Table 1. Baseline characteristics for COAPT and MITRA-FR trials
Age, years71.7±11.870.1±10.1
Male sex %66.678.9
NYHA II, %42.736.8
NYHA III, %5153.9
NYHA IV, %69.2
NT pro-BNP, ng/L5174.3±6566.63407 (1948-6790)
Effective regurgitant orifice area, mm24131±10
Left ventricular EF, %31.3±9.133.3±6.5
Data expressed as mean±standard deviation, median (interquartile range) or percentages. EF ejection fraction, NT pro-BNP N terminal pro-B-type natriuretic peptide, NYHA New York Health Association.


At 12 months, there was no statistical difference in the rate of death or unplanned hospitalisation for heart failure between patients with severe secondary MR who underwent percutaneous mitral-valve repair in addition to receiving medical therapy and those who received medical therapy alone (see Table 2). There was no statistically significant difference in the incidence of any of the prespecified secondary outcomes at 12 months, and which included all-cause death, unplanned hospitalisation for heart failure, death from cardiovascular causes, and survival free from major adverse cardiovascular events.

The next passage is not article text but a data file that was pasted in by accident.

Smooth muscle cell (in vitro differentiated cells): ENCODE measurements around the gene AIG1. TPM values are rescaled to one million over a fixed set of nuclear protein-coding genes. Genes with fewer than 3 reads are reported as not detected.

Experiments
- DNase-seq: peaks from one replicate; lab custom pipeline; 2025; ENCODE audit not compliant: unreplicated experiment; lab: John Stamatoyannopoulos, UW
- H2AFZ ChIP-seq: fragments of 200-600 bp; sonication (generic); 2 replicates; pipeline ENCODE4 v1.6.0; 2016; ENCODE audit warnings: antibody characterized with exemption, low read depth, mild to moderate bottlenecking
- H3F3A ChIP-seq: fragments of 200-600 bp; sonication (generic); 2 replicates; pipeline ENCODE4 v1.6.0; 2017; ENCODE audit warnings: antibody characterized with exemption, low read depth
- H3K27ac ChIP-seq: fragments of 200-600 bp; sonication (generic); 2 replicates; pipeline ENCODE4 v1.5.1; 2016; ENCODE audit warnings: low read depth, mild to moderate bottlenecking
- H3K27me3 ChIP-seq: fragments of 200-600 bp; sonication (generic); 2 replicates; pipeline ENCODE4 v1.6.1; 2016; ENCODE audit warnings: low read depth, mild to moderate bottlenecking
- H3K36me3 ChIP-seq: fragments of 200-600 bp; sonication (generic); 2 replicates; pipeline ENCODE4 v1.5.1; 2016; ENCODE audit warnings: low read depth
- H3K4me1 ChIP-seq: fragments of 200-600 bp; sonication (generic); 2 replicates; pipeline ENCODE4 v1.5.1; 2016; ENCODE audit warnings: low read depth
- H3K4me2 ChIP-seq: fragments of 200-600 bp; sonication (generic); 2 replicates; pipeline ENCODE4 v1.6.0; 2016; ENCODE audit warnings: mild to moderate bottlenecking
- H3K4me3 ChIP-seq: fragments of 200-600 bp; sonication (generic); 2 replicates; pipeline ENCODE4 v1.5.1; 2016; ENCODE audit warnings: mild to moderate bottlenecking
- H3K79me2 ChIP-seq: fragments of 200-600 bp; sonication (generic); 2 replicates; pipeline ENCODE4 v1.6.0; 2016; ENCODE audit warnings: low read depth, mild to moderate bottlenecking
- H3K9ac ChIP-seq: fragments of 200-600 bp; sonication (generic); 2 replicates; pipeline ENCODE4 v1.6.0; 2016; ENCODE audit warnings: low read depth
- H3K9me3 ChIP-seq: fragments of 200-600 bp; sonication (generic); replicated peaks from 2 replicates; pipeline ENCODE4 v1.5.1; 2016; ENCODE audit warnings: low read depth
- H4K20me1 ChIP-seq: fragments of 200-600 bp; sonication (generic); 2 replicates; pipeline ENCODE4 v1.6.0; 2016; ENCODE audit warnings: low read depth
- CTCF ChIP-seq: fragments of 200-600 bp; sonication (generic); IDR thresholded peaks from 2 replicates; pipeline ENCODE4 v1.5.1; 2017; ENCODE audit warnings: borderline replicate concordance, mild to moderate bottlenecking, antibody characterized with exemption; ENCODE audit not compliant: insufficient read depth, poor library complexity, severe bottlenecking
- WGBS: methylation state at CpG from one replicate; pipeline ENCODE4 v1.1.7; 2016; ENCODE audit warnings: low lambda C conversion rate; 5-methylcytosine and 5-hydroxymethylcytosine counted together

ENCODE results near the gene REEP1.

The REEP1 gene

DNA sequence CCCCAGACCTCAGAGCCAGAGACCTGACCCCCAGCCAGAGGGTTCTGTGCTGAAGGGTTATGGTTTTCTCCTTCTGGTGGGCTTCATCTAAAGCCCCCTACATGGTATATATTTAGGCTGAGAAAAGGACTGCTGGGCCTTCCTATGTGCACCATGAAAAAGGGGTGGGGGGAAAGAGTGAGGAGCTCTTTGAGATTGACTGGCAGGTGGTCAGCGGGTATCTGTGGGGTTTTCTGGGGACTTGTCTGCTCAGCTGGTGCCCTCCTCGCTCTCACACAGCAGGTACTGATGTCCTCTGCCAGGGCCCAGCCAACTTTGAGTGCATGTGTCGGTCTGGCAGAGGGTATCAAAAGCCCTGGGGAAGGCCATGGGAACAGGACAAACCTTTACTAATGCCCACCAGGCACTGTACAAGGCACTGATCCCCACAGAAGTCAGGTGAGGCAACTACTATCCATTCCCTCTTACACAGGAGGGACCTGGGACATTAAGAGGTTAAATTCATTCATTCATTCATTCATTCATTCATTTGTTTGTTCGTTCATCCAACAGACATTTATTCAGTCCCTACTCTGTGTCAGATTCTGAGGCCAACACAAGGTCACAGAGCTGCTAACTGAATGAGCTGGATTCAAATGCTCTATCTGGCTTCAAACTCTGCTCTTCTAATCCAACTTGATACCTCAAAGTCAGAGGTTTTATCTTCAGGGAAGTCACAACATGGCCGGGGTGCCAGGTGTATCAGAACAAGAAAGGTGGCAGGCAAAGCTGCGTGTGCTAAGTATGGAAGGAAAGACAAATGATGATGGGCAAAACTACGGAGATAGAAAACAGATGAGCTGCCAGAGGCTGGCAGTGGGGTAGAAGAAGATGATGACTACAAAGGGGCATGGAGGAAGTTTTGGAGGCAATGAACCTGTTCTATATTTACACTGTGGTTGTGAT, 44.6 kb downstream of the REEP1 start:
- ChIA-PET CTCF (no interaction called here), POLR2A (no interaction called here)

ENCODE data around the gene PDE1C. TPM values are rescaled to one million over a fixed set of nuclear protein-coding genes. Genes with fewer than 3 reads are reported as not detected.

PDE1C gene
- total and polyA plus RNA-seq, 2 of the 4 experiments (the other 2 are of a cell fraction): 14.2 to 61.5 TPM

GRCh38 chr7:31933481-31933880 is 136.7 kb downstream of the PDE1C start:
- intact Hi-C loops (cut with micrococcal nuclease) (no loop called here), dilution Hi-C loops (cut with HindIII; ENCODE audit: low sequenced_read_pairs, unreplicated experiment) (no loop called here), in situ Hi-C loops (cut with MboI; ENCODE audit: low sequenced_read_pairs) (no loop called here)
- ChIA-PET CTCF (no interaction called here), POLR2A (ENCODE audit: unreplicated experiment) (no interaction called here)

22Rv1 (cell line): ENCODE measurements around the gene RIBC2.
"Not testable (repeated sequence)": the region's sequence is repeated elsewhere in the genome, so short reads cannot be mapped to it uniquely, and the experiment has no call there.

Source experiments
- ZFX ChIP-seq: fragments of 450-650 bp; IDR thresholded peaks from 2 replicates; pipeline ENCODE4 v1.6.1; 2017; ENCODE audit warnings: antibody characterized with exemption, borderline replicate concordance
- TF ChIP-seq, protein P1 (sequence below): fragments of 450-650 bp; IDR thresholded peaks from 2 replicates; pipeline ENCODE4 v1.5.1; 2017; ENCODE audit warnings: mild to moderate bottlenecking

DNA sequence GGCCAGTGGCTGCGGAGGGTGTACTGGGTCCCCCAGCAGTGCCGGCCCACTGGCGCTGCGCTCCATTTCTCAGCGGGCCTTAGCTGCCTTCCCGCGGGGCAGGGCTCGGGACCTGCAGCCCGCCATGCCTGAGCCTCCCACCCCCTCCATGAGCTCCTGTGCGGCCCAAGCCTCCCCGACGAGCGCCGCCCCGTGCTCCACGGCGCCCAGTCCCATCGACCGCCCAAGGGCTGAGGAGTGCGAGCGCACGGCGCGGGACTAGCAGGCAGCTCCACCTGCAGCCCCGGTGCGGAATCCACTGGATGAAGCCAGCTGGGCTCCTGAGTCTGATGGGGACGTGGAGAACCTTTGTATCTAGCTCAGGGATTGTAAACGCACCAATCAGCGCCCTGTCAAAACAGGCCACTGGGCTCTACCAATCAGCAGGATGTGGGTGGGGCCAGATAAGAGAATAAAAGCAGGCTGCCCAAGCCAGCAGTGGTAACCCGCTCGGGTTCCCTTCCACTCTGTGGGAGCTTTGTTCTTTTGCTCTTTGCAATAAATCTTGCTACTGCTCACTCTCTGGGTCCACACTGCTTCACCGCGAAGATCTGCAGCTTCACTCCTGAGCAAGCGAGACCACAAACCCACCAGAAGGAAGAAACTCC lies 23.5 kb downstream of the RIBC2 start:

In the intervention group, 14 out of 152 patients had no study device implanted: implantation was either not attempted (8 patients) or failed (6 patients). In the 144 patients in whom implantation was attempted, 21 had periprocedural complications. At the time of discharge from the hospital, 123 patients in the intervention group had assessments for the severity of mitral regurgitation. Of these, 113 patients (91.9%) had reduction of mitral regurgitation to 2+ (mild to moderate) or lower, and 93 patients (75.6%) had reduction to 0+ (none or trace) to 1+ (mild). At 12 months, the echocardiographic data were missing for many of the patients in the MITRA-FR trial, but at least 48 out of 152 patients in the intervention group had residual MR of grade 2+ or higher.